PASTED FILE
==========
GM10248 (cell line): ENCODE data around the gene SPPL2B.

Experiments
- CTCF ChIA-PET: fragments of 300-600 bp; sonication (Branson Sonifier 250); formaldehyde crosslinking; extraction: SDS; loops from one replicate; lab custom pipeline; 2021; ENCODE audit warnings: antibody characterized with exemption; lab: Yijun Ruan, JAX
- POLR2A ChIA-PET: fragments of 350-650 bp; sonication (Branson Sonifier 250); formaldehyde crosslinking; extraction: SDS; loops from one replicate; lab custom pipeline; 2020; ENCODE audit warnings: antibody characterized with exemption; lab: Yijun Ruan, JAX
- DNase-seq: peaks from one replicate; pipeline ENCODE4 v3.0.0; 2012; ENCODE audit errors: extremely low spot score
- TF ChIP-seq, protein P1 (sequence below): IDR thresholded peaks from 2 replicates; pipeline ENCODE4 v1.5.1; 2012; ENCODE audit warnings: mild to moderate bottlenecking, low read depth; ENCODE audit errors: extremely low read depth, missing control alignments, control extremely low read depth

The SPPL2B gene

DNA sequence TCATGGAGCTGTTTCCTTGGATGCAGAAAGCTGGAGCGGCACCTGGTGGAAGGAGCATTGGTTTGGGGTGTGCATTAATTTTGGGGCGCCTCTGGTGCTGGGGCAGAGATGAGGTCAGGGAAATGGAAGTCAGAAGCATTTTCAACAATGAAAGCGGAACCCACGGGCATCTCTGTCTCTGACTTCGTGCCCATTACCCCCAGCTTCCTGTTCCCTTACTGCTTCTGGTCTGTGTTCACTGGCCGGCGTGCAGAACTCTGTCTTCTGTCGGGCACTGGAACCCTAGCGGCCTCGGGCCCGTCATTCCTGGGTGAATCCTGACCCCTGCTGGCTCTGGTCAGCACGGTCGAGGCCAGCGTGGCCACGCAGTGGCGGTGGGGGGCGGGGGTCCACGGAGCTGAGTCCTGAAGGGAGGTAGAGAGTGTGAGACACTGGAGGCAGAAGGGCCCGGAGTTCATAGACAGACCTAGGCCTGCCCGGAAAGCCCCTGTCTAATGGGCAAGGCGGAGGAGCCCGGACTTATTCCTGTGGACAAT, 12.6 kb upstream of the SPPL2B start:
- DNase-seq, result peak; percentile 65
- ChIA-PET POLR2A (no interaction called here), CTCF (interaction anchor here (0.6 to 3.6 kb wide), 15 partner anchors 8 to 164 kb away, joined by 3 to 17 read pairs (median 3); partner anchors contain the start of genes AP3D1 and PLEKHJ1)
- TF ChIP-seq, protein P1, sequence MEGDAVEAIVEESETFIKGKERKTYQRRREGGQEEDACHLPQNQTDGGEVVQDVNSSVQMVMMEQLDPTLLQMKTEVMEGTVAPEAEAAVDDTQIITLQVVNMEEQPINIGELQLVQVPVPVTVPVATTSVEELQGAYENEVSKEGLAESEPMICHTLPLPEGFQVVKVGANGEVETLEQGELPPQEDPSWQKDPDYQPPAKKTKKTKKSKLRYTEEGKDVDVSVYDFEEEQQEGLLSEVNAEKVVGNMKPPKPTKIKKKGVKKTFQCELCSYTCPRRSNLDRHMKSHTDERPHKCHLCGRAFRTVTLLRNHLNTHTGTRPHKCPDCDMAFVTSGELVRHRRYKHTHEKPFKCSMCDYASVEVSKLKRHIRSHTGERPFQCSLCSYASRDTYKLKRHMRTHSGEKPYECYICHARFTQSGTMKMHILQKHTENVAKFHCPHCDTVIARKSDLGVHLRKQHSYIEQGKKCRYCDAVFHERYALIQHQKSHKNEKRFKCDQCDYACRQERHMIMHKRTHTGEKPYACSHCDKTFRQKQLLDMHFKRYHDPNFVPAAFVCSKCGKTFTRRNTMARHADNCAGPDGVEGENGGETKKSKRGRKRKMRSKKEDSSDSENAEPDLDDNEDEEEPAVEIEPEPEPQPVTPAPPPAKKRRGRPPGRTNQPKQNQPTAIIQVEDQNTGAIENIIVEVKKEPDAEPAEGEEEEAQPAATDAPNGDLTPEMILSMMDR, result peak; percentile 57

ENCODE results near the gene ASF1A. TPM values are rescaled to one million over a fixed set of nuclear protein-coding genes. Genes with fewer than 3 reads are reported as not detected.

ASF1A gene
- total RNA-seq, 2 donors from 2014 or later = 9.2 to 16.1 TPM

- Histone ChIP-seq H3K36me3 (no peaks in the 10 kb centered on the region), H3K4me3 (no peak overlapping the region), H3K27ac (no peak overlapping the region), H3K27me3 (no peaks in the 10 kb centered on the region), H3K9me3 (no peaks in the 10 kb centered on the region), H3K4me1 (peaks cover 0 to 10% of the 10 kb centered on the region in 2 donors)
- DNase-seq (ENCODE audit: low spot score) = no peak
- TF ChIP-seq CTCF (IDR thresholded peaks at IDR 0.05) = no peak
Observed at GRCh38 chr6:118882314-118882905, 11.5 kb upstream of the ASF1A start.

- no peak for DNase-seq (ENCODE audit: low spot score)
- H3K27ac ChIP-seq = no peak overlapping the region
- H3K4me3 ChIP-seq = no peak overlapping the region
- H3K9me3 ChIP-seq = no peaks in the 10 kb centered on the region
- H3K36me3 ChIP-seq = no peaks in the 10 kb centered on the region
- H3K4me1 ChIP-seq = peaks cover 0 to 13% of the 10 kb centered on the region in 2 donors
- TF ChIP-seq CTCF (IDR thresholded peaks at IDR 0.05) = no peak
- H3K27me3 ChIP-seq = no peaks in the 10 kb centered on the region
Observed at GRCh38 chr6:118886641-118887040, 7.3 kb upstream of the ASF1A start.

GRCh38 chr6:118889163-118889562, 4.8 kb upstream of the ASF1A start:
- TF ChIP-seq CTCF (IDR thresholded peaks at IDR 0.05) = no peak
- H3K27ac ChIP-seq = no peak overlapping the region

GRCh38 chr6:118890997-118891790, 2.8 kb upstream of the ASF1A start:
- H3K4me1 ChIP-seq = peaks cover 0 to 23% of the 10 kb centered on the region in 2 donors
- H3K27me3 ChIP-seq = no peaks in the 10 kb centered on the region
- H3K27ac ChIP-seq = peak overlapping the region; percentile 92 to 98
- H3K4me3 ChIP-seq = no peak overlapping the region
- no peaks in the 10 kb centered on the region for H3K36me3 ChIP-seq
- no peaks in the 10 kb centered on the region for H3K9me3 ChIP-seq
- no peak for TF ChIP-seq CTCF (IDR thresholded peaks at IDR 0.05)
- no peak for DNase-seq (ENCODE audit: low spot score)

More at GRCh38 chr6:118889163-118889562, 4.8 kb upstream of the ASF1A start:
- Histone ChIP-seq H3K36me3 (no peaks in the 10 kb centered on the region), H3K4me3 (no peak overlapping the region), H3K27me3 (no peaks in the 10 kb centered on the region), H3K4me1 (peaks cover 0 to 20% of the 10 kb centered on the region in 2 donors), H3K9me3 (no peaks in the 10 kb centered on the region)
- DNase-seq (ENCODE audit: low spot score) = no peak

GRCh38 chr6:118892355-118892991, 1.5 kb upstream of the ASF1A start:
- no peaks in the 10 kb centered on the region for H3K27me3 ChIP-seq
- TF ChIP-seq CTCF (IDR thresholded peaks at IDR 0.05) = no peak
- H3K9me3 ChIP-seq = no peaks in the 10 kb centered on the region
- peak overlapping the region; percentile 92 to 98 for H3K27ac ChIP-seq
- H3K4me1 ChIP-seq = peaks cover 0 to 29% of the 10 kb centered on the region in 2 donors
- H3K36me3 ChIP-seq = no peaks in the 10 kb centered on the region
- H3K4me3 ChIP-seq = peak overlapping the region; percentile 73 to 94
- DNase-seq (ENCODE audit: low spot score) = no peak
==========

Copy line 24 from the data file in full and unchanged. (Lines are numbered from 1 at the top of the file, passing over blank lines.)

- H3K4me1 ChIP-seq = peaks cover 0 to 13% of the 10 kb centered on the region in 2 donors